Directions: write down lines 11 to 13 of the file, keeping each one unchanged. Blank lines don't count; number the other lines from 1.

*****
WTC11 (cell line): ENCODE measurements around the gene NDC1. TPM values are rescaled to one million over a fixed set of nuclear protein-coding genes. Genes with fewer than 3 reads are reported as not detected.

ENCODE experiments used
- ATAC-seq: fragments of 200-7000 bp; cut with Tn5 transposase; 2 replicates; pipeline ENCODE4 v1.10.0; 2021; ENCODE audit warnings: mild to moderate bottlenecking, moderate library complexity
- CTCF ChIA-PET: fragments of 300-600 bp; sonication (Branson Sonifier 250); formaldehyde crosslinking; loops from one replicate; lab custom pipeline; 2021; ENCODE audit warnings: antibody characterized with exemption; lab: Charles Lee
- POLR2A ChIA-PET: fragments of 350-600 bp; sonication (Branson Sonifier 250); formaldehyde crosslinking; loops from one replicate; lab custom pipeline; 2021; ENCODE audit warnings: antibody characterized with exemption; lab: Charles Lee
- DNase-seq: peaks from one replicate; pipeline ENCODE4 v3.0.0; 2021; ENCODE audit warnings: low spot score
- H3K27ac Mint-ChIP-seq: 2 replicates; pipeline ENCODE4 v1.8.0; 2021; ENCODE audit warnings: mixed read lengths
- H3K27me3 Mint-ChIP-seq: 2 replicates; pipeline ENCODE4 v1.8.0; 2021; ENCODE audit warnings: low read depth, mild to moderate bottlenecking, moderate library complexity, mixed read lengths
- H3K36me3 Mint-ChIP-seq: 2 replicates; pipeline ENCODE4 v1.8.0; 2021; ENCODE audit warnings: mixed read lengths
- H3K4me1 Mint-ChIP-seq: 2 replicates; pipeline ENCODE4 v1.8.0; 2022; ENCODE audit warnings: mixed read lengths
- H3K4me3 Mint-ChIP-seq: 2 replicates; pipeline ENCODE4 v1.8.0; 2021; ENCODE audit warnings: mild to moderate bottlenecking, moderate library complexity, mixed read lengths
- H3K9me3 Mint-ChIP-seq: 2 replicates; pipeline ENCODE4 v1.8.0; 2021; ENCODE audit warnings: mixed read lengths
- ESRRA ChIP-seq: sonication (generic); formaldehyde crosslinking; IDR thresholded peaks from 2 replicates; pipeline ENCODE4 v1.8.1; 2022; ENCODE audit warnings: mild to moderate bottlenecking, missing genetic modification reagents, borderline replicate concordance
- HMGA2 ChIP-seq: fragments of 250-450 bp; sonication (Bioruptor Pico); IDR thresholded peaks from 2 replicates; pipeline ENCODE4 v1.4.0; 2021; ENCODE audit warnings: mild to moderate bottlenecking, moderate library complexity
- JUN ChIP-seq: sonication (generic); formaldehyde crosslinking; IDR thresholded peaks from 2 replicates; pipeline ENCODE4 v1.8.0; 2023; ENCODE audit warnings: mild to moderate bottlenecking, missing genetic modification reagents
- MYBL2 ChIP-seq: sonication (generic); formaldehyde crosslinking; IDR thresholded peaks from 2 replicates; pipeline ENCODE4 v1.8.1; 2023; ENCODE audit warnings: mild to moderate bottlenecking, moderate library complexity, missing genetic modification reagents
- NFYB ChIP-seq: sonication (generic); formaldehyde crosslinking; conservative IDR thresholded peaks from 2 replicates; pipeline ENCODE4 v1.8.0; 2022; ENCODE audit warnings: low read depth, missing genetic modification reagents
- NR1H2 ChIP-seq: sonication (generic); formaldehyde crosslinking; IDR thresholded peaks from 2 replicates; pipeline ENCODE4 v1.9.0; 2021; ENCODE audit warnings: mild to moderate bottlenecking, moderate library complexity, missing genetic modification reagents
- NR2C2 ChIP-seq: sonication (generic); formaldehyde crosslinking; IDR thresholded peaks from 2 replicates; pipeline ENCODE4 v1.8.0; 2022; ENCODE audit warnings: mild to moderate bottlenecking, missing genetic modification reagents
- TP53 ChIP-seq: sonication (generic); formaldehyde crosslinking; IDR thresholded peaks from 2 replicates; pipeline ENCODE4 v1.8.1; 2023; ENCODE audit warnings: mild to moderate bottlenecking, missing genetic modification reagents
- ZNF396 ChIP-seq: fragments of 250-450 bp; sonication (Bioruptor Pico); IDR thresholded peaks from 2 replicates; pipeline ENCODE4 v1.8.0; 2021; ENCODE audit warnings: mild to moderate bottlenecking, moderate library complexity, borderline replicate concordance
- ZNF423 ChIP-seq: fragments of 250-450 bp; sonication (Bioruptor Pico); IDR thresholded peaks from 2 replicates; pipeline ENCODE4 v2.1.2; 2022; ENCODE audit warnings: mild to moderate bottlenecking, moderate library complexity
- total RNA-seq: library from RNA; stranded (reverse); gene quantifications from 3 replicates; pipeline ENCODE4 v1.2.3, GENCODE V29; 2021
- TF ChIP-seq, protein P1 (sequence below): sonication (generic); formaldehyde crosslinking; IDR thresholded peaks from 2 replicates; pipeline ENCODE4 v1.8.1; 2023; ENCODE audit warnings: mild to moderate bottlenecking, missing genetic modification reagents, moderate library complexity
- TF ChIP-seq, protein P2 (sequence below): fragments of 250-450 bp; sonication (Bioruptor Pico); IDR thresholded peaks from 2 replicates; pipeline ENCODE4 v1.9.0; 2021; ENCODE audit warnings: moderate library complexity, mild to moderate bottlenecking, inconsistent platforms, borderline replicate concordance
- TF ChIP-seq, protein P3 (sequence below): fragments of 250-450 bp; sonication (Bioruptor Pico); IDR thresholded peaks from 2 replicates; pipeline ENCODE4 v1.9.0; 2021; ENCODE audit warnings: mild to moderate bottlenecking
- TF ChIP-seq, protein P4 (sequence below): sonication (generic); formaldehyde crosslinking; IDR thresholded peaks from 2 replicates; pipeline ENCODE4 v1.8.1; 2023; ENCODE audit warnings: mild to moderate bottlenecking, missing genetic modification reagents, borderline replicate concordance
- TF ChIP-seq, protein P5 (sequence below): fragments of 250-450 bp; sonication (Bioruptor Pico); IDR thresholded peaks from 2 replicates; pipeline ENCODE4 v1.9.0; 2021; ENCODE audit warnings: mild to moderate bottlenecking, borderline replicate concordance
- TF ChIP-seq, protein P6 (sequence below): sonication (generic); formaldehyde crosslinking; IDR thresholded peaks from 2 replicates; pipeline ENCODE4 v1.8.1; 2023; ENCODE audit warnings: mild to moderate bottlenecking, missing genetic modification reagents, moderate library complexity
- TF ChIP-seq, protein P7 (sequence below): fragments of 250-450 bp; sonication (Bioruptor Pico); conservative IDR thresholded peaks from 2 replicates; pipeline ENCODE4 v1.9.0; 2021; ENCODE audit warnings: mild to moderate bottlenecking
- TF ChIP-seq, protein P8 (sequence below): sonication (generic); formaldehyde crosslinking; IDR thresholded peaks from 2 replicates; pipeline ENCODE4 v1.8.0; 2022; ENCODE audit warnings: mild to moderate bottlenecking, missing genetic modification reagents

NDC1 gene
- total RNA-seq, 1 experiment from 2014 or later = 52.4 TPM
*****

- H3K4me3 Mint-ChIP-seq: 2 replicates; pipeline ENCODE4 v1.8.0; 2021; ENCODE audit warnings: mild to moderate bottlenecking, moderate library complexity, mixed read lengths
- H3K9me3 Mint-ChIP-seq: 2 replicates; pipeline ENCODE4 v1.8.0; 2021; ENCODE audit warnings: mixed read lengths
- ESRRA ChIP-seq: sonication (generic); formaldehyde crosslinking; IDR thresholded peaks from 2 replicates; pipeline ENCODE4 v1.8.1; 2022; ENCODE audit warnings: mild to moderate bottlenecking, missing genetic modification reagents, borderline replicate concordance